The book is softbound with 123 (8.5 x 11 inch) pages. The paper has a quality shine to it. The color photos are by the same guys who photograph for the Track of the Wolf website, so you know what to expect!
I mentioned that the book leaves nothing out. I am not kidding. The content includes: tools, types of leather, setting up your workspace, cutting, constructing, attaching everything and dyeing the pouch and strap. As a bonus, Tim shows you how to make and attach a knife sheath and an optional gusset as part of the pouch body. Antiquing techniques are also shown.
The book features pictures and notes about many originals and variations for the novice builder. I took various elements from a few different pouches in the book to make mine. In retrospect, I should have followed Tim’s directions on North Hampton county pouch and built that bag precisely to the instructions. This would have made the process easier I am sure. And I probably would have wound up with a better looking bag!
If you want to try to make a pouch from scratch, this is the book for you. Even if you have made a few bags, I am sure you will pick up some useful tips.
The process of learning to make a pouch was enjoyable and I gained a new respect for the leather worker who does this for a living.
Thanks for reading this review,
By the way, I used leather from www.leatherbythepiece.com to make my pouch. Their typical 5-6 ounce leather is a bit too heavy for most pouches, but often they will have some 3-4 ounce leather in stock even if it is not on their website. Email them through their site; they are nice people.
The buckles were obtained from http://www.buckleguy.com . They have a good selection and their website is easy to use.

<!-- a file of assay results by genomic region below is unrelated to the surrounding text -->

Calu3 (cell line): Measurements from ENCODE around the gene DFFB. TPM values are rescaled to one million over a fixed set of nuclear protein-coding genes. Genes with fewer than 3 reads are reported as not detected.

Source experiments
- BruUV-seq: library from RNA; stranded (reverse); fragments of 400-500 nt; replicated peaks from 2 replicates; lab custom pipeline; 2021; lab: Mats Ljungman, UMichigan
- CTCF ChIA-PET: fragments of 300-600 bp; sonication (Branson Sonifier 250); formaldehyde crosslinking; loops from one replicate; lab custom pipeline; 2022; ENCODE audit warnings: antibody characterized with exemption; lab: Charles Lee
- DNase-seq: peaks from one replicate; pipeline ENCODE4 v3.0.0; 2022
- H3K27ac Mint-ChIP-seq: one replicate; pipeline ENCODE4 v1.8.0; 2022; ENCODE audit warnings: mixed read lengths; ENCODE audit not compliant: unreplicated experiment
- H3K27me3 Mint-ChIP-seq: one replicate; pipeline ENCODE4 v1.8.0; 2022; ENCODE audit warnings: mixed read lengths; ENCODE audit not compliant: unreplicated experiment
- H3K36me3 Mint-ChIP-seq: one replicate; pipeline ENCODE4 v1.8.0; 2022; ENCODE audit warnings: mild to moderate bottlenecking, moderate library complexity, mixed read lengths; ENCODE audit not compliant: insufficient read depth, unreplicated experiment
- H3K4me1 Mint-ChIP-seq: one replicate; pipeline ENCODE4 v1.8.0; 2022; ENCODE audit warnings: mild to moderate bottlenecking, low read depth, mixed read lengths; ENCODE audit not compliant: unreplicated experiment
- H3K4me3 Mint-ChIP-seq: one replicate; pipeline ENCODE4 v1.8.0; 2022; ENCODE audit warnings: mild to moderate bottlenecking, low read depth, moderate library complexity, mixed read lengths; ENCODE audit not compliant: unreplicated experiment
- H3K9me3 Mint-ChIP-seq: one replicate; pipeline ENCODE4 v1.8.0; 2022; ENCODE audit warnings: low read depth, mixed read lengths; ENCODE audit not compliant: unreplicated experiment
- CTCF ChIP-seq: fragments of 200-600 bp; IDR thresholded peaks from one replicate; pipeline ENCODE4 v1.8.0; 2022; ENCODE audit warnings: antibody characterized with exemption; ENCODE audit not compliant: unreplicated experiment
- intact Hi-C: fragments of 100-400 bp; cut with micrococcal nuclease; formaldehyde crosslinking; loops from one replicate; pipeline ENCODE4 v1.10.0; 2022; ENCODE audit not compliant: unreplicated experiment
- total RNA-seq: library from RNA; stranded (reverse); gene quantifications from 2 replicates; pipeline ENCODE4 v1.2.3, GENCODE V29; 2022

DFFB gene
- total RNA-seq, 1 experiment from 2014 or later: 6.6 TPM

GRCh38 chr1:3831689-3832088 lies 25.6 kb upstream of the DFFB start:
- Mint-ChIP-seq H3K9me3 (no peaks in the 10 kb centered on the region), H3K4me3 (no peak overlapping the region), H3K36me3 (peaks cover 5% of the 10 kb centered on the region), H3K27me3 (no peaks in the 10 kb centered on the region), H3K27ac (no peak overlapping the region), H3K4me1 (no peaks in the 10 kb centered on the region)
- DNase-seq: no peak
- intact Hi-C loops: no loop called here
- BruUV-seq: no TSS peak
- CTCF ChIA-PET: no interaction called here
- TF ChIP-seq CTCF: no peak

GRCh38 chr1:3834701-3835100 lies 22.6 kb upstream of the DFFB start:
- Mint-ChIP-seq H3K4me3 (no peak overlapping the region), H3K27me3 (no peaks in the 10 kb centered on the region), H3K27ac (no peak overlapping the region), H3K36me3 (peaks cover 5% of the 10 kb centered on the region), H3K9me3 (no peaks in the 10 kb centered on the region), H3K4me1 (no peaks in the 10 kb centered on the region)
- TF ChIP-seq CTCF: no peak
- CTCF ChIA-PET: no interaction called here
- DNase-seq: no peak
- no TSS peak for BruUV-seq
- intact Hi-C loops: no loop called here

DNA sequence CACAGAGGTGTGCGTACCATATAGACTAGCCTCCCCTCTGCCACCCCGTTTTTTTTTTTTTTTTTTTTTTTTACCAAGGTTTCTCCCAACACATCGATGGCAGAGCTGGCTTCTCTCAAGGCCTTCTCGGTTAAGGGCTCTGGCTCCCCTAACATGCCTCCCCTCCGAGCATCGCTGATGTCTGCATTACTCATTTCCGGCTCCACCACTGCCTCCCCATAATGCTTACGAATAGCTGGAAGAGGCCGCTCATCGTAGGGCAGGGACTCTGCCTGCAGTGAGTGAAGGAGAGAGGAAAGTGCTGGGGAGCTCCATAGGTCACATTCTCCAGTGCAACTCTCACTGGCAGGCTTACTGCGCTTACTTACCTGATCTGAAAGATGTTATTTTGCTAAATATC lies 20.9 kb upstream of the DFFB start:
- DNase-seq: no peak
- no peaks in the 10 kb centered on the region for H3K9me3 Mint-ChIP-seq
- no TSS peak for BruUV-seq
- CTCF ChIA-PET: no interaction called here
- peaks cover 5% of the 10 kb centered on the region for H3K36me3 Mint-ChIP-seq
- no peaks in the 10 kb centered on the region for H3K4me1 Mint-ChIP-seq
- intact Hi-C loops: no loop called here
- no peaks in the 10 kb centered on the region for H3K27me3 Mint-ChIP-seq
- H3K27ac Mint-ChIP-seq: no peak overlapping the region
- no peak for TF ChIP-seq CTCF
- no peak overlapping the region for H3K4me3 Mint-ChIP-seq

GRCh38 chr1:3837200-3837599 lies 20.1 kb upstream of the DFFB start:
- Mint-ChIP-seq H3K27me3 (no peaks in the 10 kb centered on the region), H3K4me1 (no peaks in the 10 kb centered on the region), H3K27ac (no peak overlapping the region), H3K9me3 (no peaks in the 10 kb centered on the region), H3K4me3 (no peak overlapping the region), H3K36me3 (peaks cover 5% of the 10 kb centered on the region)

I caught up with Michael Briggs at the Greensboro Gun Show today at the Greensboro Coliseum. He had superlative examples from his collection of original North Carolina longrifles on display. The crowd was brisk at times, but Michael took his time to speak with people coming by his booth, which included me. Thanks Michael.
I first met Michael when he and Bill Ivey spoke at the Museum of Early Southern Decorative Arts (MESDA) in Old Salem, NC in April of 2008. They arranged for a massive display of North Carolina longrifles (and a few pistols) to supplement the extensive slide show and lecture on NC rifles, their makers and accouterments. I have read everything I can get my hands on about NC guns and gunsmiths and I can tell you Michael has raised the bar of serious scholarship in these firearms, pouches and horns. If I hear about another lecture I will post an announcement here on BlackPowder411. If you can’t see the guns in person, the next best thing to do is get his books.
Michael is the author of three books. The Longrifle Makers of Guilford County, The Longrifle Makers of Forsyth County & Davidson County and Piedmont N.C. Banded Powder Horns and Hunting Bags.
Michael has just produced a conventionally bound volume of his work The Longrifle Makers of Guilford County. The pictures are sharp and clear and it is a first class production; you will be pleased with this book. (He does have a few left of this book in the unbound format, which he is selling at a discount. You will need to call Michael if you are interested in the discounted books. See the link below.)
If you are interested in contacting Michael to purchase his books or want to know a little bit more about him, click on this link to see Michael’s Mini-Site.